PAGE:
Superfood for Mesozoic herbivores? Emerging data on extreme digestibility of equisetum and implications for young, growing herbivorous sauropods
Credit: C.T. Gee
The long-necked, big bodied sauropod dinosaurs comprise some of the largest terrestrial vertebrates to walk the earth. These behemoths were herbivores that survived solely on plant material. There has been long speculation as to what food resources could have supported their size, particularly when young and growing fast. New research being presented at this year’s annual meeting of the Society of Vertebrate Paleontology held this year in Brisbane, Australia by lead author, Carole Gee, University of Bonn, Germany, points to a plant commonly known as the horsetail.
Equisetum is a spore-bearing plant commonly known as the “scouring rush” or “horsetail,” and close relatives of the modern genus are known in the fossil record as far back as the Triassic. Gee and co-authors studied the digestive fermentation and comparative calorie yield of seven extant species of Equisetum for living herbivores using a standardized feed evaluation test. Their data confirm earlier studies that suggest Equisetum was an important, highly digestible, nutritious, and therefore preferred food source for herbivorous dinosaurs in Mesozoic times. “My approach to understanding the paleobiology of ancient plants and deep-time plant-animal interactions is not only to look at paleontology, but also to include studies of living plants and their ecology, as well as the dietary habits of living animals,” says Gee.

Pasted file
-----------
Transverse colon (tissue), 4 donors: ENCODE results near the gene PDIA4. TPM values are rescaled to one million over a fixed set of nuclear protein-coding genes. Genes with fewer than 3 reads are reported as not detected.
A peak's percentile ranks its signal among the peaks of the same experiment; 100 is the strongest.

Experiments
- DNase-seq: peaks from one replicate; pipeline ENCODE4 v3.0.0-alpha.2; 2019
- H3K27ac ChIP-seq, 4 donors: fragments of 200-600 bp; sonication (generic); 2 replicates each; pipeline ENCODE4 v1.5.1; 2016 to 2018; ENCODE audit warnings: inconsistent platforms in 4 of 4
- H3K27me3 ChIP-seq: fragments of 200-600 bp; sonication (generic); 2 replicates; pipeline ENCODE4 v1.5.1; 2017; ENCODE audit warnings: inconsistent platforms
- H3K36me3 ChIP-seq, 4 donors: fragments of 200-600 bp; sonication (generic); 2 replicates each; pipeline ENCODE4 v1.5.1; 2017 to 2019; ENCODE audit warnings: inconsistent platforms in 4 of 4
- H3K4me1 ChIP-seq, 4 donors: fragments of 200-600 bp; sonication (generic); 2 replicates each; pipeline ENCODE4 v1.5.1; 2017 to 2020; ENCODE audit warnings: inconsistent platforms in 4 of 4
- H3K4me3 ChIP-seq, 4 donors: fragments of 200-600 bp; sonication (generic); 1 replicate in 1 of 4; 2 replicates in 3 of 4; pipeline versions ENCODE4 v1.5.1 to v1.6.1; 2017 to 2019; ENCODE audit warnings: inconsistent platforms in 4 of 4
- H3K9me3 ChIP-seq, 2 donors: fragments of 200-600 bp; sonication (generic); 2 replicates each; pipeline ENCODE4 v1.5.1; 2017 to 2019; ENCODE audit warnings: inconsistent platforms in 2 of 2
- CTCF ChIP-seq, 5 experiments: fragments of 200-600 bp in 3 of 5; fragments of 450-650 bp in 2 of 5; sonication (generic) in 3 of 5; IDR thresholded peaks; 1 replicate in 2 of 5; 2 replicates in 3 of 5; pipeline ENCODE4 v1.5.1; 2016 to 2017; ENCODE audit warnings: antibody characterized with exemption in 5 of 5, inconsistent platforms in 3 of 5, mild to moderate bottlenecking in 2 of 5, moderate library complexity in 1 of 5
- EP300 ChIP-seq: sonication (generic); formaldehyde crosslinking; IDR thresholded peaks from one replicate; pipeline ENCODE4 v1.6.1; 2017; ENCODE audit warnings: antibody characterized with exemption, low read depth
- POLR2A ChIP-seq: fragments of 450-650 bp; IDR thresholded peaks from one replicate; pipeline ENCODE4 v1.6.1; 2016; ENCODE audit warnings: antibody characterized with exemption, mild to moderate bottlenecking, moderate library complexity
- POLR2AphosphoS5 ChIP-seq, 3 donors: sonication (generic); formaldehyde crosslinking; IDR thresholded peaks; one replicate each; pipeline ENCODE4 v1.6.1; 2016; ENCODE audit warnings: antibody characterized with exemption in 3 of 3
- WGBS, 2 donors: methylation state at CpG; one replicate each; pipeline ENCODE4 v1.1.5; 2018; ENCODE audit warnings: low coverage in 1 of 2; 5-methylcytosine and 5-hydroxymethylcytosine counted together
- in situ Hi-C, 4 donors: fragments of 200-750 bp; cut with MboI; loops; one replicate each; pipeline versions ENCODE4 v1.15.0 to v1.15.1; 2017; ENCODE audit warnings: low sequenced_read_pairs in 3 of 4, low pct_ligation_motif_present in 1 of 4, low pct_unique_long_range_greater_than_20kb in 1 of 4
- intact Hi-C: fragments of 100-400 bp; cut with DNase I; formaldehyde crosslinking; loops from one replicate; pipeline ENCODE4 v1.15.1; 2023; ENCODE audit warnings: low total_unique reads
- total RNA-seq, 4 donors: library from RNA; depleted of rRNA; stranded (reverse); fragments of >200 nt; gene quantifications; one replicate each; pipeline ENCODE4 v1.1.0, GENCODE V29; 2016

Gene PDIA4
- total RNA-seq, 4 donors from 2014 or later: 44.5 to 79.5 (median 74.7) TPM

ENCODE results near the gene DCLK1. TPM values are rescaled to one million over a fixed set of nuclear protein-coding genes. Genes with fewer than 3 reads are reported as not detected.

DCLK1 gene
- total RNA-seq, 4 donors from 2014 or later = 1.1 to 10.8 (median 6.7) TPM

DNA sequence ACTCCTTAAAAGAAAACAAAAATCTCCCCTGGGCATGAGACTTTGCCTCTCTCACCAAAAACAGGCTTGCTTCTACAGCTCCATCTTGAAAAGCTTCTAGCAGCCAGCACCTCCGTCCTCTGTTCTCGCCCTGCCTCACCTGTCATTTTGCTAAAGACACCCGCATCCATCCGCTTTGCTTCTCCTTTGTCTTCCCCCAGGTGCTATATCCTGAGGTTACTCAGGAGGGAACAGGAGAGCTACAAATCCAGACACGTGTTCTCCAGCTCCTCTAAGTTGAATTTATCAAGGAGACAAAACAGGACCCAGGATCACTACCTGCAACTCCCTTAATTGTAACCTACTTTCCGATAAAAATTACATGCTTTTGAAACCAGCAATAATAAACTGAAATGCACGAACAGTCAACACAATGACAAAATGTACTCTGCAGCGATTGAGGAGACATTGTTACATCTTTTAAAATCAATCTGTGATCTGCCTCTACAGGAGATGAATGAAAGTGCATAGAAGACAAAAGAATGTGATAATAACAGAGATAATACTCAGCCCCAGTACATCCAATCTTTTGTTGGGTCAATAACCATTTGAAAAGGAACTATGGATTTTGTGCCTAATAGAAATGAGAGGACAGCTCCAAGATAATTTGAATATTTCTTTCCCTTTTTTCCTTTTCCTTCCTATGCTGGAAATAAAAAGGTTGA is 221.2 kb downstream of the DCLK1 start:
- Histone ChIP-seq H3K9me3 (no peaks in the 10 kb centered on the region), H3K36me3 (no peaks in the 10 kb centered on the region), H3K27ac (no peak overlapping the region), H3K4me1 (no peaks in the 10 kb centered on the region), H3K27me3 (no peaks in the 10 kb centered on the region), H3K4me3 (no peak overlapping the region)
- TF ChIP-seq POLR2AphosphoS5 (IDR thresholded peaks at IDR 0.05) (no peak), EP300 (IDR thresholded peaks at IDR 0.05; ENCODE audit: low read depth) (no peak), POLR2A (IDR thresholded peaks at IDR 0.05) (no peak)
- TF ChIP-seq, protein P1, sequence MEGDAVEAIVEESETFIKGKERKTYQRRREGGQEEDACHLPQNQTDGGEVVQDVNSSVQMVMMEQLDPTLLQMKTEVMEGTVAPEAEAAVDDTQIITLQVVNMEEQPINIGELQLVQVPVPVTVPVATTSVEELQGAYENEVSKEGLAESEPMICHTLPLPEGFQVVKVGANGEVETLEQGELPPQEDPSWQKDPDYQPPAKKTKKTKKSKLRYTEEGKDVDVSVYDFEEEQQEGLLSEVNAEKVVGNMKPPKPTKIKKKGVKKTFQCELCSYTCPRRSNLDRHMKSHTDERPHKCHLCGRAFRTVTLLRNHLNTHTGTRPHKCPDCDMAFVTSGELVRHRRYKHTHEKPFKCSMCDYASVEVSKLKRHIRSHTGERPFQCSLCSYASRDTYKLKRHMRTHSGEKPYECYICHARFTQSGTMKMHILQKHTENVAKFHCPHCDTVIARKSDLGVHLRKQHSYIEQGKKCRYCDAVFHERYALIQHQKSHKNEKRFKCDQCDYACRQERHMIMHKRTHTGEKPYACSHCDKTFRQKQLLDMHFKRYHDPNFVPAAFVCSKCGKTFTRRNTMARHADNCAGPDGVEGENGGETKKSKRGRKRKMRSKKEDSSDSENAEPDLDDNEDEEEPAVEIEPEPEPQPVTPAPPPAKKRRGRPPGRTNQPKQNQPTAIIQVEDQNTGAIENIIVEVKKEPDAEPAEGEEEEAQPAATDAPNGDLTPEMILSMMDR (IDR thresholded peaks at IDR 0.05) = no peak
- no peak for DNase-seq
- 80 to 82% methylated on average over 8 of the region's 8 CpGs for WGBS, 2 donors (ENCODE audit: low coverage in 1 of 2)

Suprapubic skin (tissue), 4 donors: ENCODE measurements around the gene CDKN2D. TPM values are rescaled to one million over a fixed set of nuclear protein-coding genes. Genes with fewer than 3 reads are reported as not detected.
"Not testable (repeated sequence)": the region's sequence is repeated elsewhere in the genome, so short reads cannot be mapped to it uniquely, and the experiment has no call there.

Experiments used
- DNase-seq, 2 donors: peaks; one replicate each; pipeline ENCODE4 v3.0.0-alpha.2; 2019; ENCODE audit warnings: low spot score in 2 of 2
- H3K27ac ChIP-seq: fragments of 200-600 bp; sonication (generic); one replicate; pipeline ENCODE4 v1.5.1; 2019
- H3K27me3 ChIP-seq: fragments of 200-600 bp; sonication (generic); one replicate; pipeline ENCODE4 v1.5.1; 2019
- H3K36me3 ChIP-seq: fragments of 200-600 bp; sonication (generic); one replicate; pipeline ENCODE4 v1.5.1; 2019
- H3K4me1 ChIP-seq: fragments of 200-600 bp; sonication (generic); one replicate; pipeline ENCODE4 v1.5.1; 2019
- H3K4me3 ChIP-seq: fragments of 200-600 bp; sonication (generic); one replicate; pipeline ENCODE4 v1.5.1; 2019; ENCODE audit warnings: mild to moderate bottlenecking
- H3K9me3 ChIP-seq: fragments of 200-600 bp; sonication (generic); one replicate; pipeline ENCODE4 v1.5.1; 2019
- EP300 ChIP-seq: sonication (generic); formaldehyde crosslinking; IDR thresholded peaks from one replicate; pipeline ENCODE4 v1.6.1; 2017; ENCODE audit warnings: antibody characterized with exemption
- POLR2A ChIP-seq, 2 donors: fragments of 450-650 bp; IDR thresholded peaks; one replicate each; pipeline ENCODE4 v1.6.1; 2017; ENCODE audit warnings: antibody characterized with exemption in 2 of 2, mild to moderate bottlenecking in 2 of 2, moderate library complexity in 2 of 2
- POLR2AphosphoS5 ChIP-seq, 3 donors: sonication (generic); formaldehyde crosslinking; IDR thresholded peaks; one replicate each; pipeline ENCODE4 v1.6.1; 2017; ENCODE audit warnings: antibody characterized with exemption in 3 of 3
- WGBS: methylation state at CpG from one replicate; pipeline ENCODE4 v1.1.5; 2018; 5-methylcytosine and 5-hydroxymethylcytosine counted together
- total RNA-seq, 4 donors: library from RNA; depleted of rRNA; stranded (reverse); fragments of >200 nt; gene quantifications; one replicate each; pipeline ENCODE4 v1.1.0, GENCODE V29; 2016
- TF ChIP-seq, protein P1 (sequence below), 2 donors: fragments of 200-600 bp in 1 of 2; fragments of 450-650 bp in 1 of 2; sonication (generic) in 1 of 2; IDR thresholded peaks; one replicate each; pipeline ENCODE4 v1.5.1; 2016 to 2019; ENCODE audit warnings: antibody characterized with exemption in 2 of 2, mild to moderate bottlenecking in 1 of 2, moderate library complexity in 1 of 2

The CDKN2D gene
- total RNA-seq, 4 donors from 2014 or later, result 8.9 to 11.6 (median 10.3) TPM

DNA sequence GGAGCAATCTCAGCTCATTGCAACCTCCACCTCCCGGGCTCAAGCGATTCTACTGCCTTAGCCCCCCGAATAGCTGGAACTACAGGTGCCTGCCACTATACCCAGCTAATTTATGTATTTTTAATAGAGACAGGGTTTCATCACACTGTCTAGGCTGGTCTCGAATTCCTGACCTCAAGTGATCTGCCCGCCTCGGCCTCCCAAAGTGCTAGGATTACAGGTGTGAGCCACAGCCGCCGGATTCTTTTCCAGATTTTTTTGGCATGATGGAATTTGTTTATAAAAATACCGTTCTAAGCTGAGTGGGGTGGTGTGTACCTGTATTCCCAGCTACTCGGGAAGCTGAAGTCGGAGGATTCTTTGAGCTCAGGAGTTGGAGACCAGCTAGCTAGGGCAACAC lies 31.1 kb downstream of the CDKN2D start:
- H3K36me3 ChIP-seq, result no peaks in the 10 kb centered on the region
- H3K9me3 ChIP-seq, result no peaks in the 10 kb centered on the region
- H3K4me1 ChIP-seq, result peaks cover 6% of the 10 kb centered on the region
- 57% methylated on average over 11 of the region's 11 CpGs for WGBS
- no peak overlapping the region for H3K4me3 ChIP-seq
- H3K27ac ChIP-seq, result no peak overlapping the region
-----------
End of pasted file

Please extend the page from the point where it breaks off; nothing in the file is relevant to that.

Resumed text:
In this study, Gee and her colleagues turn their attention to the diets of hatchling and young sauropods, as well as other small-stature herbivorous dinosaurs. “Up to now, plants used as likely food resources have only been studied for fully-grown sauropods,” Dee stated. Young and growing sauropods grow very quickly, recognizing the value of Equisetum as a major food source for young and growing sauropods is extremely important in learning more about their growth. Gee and her colleagues began research on the comparative value of the nearest living relatives of the Jurassic flora as dinosaur fodder about a decade ago within the framework of a Research Unit on the Biology of the Sauropod Dinosaurs, funded by the German Research Foundation.
About the Society of Vertebrate Paleontology
Founded in 1940 by thirty-four paleontologists, the Society now has more than 2,300 members representing professionals, students, artists, preparators, and others interested in VP. It is organized exclusively for educational and scientific purposes, with the object of advancing the science of vertebrate paleontology.
Journal Web site: Society of Vertebrate Paleontology: http://www.